Browse Forages Stories - Page 4

53 results found for Forages
Cattle shortage around the country is a reason cattle prices are currently high. CAES News
High Cattle Prices
Georgia cattlemen are struggling to feed their herds and fighting the affects of poor quality forages. With calf prices at a high, selling off stock may be the best option, says one University of Georgia expert.
Although there is no one-size-fits-all rule to rotational grazing management, to provide forage rest and recovery and improve grazing efficiency, the first step is to get cattle moving. CAES News
Hay Quality
Poor hay quality due to last year’s increased rainfall, has Georgia cattle farmers searching for alternative ways to supplement the hay they feed their herd.
Beef cattle graze on a pasture on the Georgia Mountain Research and Education Center in Blairsville, Ga. CAES News
Toxic Forage
When the first frost hits, beef producers should be concerned for grazing cattle if the field contains johnsongrass. Cattle may suffer from prussic acid poisoning caused by this grass.
Dennis Hancock, a forage Extension specialist with the University of Georgia College of Agricultural and Environmental Sciences in Athens, speaks to an Expo attendee on the first day of the Sunbelt Ag Expo in Moultrie on Tuesday, Oct. 15. CAES News
Sunbelt Expo
Thousands of high school and college students visited the University of Georgia building at the Sunbelt Ag Expo in Moultrie, Ga. last week.
Hay bales outline a field in Butts County, Georgia. CAES News
Hay Grades
When it comes to feeding hay to animals, not all hay is the same. Farmers who grow hay, and those who buy hay for their livestock, rely on a grading system called the Relative Forage Quality (RFQ) index to guide them on which hay to buy.
A farmer uses his tractor to bushhog a pasture in Butts County, Ga. CAES News
Pasture weeds
From observations out in the field this summer, I would say the most persistent weeds farmers face in pastures and hayfields are horsenettle, crabgrass and Johnsongrass. These three plants are persistent by nature and may prove difficult to control.
Beef cattle prices are high now and reached historic highs earlier this year. Facing drought and feed shortage, though, southeastern cattle producers still must make tough decisions when it comes to their financial bottom lines and keeping herds healthy. The Southeast Cattle Advisor website was developed by cattle experts with the University of Georgia, Auburn University, University of Florida and Clemson University to be a one-stop shop for cattle producers to get information on how to best manage their risk. CAES News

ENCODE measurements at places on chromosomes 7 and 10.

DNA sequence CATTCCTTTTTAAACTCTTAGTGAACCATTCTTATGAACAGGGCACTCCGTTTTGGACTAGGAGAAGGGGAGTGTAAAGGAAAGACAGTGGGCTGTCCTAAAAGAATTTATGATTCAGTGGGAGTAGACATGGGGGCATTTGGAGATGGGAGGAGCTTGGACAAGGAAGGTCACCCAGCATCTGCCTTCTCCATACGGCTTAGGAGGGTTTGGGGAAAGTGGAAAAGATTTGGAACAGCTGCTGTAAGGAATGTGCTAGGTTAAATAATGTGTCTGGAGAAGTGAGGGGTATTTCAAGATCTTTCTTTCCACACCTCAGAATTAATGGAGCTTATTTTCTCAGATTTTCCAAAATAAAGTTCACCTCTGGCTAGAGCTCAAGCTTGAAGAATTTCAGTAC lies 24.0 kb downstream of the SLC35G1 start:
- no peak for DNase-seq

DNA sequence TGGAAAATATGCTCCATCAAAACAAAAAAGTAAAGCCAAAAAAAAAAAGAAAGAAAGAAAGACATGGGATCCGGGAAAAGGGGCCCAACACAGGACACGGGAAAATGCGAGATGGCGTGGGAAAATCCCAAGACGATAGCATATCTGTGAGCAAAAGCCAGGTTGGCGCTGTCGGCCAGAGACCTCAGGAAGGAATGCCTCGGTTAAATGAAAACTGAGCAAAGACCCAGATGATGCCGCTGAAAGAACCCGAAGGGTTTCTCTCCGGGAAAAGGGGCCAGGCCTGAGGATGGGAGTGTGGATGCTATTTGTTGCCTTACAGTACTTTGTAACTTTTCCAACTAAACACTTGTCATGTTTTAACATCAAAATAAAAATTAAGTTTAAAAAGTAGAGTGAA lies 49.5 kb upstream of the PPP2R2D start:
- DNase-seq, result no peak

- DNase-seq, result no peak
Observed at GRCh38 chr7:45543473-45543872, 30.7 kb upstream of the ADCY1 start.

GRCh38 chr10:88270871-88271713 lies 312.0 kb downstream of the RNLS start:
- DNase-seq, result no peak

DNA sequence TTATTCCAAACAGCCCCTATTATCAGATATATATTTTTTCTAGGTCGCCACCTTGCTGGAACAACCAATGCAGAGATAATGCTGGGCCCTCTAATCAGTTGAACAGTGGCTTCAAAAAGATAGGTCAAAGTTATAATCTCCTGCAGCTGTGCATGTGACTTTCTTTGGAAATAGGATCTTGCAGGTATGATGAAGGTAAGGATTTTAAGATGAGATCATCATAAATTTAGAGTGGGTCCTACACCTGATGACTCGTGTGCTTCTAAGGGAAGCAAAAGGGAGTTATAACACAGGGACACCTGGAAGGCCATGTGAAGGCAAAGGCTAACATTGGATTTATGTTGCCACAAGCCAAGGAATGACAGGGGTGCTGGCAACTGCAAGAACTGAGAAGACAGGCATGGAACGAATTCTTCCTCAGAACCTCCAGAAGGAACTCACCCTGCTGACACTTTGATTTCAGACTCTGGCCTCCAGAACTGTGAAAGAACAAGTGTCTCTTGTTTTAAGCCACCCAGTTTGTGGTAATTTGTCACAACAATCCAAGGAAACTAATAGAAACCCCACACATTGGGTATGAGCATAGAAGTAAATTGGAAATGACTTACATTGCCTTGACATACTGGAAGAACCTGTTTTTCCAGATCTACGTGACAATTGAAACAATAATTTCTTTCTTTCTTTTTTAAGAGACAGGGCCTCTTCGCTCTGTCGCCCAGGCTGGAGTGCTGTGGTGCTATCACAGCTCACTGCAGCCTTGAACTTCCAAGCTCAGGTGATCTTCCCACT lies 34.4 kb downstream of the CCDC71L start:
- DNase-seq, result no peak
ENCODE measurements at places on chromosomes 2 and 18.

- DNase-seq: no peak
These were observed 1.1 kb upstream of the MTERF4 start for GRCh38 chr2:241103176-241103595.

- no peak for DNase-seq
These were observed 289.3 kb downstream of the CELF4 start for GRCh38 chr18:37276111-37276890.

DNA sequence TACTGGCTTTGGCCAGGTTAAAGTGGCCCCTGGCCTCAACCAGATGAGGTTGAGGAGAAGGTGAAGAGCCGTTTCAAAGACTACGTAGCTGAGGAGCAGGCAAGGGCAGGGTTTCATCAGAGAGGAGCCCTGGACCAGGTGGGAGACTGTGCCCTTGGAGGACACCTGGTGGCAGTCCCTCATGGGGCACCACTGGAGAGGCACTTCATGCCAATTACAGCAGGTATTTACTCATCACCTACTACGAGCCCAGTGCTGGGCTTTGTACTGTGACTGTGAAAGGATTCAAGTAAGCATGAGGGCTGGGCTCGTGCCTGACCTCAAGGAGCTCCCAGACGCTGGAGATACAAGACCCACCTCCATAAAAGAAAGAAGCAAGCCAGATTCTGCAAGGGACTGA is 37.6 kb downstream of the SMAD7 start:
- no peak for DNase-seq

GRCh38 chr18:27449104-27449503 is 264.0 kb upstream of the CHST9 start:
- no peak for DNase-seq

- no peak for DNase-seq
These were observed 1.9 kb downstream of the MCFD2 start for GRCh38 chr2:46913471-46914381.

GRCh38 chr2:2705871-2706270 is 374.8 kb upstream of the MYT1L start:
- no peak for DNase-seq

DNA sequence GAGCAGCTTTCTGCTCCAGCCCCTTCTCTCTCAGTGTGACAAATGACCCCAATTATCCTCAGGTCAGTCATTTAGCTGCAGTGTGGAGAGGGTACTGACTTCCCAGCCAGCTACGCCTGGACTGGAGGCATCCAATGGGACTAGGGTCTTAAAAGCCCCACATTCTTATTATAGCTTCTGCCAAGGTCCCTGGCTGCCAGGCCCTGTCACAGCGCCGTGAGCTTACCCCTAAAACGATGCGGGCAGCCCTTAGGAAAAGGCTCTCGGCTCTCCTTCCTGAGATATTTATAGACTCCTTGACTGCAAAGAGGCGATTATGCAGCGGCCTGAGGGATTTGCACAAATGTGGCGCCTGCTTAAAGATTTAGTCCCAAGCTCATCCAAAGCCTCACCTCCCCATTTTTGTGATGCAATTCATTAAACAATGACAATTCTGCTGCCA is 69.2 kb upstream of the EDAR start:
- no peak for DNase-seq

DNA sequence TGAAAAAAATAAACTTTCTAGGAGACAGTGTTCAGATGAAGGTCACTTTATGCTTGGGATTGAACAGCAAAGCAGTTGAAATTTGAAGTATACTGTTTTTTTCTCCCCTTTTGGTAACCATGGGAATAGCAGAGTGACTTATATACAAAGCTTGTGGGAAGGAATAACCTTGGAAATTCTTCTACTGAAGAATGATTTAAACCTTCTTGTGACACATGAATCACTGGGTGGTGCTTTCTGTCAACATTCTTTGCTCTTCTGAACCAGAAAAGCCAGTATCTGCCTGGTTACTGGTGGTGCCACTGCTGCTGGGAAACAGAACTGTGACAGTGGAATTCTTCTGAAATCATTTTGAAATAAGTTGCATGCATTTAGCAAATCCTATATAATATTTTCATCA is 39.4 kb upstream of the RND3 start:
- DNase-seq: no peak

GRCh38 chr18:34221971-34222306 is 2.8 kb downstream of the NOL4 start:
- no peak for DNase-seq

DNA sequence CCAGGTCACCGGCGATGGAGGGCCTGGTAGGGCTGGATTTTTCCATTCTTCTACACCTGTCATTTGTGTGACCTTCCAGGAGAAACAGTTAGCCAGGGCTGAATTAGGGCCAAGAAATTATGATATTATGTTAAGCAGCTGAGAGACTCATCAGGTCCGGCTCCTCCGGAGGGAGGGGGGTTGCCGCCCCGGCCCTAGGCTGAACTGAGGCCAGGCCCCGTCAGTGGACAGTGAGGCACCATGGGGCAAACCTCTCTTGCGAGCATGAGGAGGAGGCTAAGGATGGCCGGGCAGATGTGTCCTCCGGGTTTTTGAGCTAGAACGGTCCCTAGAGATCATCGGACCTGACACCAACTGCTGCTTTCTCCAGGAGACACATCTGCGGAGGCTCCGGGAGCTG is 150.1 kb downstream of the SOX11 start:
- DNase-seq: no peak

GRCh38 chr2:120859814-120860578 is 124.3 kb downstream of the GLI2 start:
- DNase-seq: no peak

Master Cattlemen
University of Georgia Extension will offer the Master Cattlemen’s Program this fall in Jackson County. The program will be held on Thursdays from 6:30 p.m. to 8:30 p.m. beginning Aug. 22 and ending Oct. 10.
Hay bales outline a field in Butts County, Georgia. CAES News
Hay field day
The Middle Georgia Hay Field Day will be held on Aug. 6, 2013 at County Line Farm in Lamar County. Hosted by the Upson County and Lamar County Extension Offices, the field day will begin at 9 a.m. at the farm site located at 1693 Ramah Church Road in Culloden, Ga.
John Bernard, a University of Georgia College of Agricultural and Environmental Sciences professor of animal and dairy science on the Tifton campus, talks during the Corn Silage and Forage Field Day last week. CAES News
Increased rainfall
While the spring rains have helped increase forage and corn yields, farmers are worried the wet plants and ground could lead to more disease and insect problems.
The bermudagrass stem maggot is having a major impact on forage production. CAES News
Bermudagrass stem maggot
A new invasive pest is having a major impact on bermudagrass hay production in south Georgia.